The modern concept of data citation emerged in the late 1990s. For example, one of the authors was involved in an effort at that time, where NASA’s Earth science archives (the DAACs) agreed to a common approach to data citation. The US Geological Survey also proposed guidelines (Berquist Jr. 1999). But neither of these approaches were broadly adopted even within NASA and USGS. Part of the issue was that journals were still developing standards on how to cite electronic resources in general. In the analog era, the intangible concepts of an article were manifest in a physical object, but as we moved into the digital age, we needed “to think not of one space (the physical, paper space) but of three ‘spaces’ in which ‘the same’ articles appear:
This added more complexity to the concept of citation, and the problem was exacerbated by the impermanence of web references (e.g., Lawrence et al. 2001). The Digital Object Identifier (DOI) first emerged in the year 2000,1 even though the underlying Handle system was almost as old as the web (Kahn & Wilensky 1995). Overall, in those early digital years, data were rarely cited, and if they were, the mechanisms were erratic and inconsistent.
From the mid-2000s, there was a growing consensus on the use of registered, resolvable, authority-based persistent identifiers (PIDs) — not only for papers but also other digital artifacts, notably data. DOIs emerged as the PID of choice for many publishers and data repositories, but there are other popular choices, such as Archival Resource Keys (ARKs)2 or compact URIs (CURIEs) resolved through metaresolvers like Name to Thing3 or identifiers.org. Indeed, local identifiers (accession numbers) have been used for centuries for internal management, and even external referencing, especially for biocollections. Moreover, digital entities (e.g., computer files), physical entities (e.g., rock samples), living things (e.g., wildlife), and descriptive entities (e.g., mitosis) have different requirements for identifiers (Guralnick et al. 2015). McMurry et al. (2017) provide a good contemporary review of identifiers and how to use them, and the RDA Data Fabric Interest Group has developed a set of assertions about the nature, creation and implementation of PIDs (Wittenburg et al. 2017).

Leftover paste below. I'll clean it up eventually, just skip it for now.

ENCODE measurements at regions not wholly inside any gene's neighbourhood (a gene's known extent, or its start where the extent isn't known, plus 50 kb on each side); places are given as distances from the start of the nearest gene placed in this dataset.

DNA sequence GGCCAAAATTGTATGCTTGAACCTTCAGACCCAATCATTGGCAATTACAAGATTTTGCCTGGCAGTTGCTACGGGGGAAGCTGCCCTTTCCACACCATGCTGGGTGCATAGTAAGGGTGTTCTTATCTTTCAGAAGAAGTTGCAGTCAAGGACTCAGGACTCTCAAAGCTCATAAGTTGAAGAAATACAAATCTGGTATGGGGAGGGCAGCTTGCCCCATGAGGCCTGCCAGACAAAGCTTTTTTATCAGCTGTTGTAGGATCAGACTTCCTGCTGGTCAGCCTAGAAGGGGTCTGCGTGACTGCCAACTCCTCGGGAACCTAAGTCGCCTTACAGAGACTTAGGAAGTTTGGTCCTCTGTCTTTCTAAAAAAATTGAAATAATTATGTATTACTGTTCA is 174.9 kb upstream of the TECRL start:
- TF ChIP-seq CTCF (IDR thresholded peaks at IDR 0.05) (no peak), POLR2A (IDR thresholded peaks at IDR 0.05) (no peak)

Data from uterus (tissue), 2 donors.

At the same time, there was an emerging argument that data should be ‘published’ in a manner akin to scientific literature and cited accordingly (Callaghan et al. 2009; Costello 2009; Klump et al. 2006; Lawrence et al. 2011). Data started getting DOIs in 2004 through a pilot project in Germany, and DataCite was established in December 2009, with the explicit global mission of minting DOIs for data (Klump et al. 2015). Even as the ‘publication’ paradigm for data was questioned (Parsons & Fox 2013; Schopf 2012), citation was broadly supported by the library and data management community. This support culminated with the broadly endorsed Joint Declaration of Data Citation Principles in 2014, which defined the core purposes and general practices of data citation (DCSG 2014). But this was an agreement of the library, data, and information science communities. The research community remained largely unaware, and studies have revealed that data citation remains an infrequent and inconsistent process (Howison & Bullard 2016; Mooney & Newton 2012; Mayernik et al. 2016; Silvello 2018).